MYRENow, Camp Leatherneck has been closed. Those Marines have left. As the US continues this draw down with an eye toward ending combat operations at the end of the year. And this is going to be the real test, I think. There's a couple of places in Afghanistan, in the south, in particular, will the Afghan army be able to hold its own in this area?
PAGEAnd Nancy, what do we think we know after we saw US troops pull out of Iraq, that in a relatively short period of time, lots of big problems there.
YOUSSEFThat's right. And actually, the withdraw from Helmand Province, there were not good indicators as they left. They did it quietly, they didn't announce it beforehand because of security concerns. There have been 5,000 civilians killed in Afghanistan, in that area since the beginning of 2014. Excuse me, the first half of 2014, according to the UN, the highest number. Afghans saying that, potentially, they can't handle some of these areas, that the Taliban is going to come back as soon as US troops leave.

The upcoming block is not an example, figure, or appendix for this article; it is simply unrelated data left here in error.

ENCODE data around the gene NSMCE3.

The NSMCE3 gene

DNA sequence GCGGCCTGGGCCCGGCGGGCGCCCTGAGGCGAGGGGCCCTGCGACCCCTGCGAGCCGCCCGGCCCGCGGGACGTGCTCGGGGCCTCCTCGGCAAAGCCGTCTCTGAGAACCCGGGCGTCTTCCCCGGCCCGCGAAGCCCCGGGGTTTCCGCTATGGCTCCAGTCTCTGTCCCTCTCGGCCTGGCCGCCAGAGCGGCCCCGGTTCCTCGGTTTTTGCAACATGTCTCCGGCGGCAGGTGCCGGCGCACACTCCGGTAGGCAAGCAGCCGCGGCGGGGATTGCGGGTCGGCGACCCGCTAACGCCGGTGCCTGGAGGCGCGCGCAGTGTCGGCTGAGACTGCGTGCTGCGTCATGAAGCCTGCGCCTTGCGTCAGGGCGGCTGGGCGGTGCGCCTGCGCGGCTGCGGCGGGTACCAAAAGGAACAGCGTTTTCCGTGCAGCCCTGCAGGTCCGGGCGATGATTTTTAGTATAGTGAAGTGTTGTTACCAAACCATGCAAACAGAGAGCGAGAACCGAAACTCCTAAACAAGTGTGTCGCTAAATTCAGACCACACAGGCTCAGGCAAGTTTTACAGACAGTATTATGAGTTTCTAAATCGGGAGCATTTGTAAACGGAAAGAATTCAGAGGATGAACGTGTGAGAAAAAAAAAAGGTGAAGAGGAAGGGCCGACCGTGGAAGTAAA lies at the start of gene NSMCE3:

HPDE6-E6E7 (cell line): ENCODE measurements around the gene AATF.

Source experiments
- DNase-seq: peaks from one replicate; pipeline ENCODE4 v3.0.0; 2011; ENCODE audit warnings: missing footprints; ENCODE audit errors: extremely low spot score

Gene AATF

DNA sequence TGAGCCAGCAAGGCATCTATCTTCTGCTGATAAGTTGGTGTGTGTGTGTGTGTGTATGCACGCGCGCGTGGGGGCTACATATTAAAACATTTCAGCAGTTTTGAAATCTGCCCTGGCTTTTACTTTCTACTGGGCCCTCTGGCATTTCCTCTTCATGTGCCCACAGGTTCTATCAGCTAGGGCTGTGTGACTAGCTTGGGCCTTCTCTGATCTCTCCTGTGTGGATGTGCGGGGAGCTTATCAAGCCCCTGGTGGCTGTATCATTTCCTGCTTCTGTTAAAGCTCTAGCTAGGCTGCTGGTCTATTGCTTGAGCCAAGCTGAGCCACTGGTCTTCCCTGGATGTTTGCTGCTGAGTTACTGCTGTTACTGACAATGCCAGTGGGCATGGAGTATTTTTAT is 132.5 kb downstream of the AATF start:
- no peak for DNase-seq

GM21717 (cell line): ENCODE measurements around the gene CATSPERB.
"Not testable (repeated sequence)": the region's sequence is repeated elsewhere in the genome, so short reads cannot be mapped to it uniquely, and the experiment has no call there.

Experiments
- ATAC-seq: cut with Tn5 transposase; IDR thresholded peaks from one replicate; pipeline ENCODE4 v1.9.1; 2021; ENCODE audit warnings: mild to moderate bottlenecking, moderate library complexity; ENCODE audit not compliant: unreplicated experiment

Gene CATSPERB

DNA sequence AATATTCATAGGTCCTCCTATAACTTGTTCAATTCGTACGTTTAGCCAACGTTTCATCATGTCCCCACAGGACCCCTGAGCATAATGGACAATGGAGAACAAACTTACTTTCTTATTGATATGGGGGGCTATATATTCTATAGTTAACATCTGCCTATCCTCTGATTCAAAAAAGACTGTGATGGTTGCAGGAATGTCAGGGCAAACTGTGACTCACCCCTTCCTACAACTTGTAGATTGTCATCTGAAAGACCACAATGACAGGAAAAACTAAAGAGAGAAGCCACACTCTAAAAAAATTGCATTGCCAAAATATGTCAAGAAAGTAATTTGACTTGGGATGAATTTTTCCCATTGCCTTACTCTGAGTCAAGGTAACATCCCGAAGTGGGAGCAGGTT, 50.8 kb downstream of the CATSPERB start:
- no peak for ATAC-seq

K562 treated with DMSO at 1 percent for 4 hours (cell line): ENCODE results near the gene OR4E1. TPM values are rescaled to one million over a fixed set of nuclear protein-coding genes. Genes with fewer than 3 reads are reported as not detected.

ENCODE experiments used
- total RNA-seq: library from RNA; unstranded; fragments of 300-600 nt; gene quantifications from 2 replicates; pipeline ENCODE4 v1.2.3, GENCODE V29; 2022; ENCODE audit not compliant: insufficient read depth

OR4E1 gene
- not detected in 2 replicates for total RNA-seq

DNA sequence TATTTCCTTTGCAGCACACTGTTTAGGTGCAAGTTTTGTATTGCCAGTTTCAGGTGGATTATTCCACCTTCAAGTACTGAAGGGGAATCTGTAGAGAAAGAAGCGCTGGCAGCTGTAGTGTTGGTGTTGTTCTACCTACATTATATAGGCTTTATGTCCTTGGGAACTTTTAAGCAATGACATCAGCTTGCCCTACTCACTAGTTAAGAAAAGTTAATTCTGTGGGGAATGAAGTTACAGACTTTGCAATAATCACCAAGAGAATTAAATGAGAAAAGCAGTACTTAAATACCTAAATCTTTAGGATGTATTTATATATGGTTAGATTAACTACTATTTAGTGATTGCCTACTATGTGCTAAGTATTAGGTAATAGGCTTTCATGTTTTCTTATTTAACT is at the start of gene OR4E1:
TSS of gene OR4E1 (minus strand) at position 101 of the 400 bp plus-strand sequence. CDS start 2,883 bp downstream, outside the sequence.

YOUSSEFAnd this is, even though there are 230 million dollars' worth of property and equipment being left behind for the US, for these Afghan forces. So, it doesn't portend of a good outcome in the short term.
PAGENancy Youssef of McClatchy Newspapers. We're gonna take a short break. When we come back, we'll talk about what's happening with the Ebola crisis in West Africa. We'll take your calls. 1-800-433-8850 is our toll free number. Stay with us.
PAGEWelcome back. I'm Susan Page of USA Today sitting in for Diane Rehm. And with me in the studio for the International News Roundup, Greg Myre. He's international editor of NPR. He's a co-author of "This Burning Land: Lessons From the Front Lines of the Transformed Israeli-Palestinian Conflict." And Nancy Youssef. She's a national security correspondent for McClatchy Newspapers. She's just back from a two-year posting as McClatchy's Middle East bureau chief.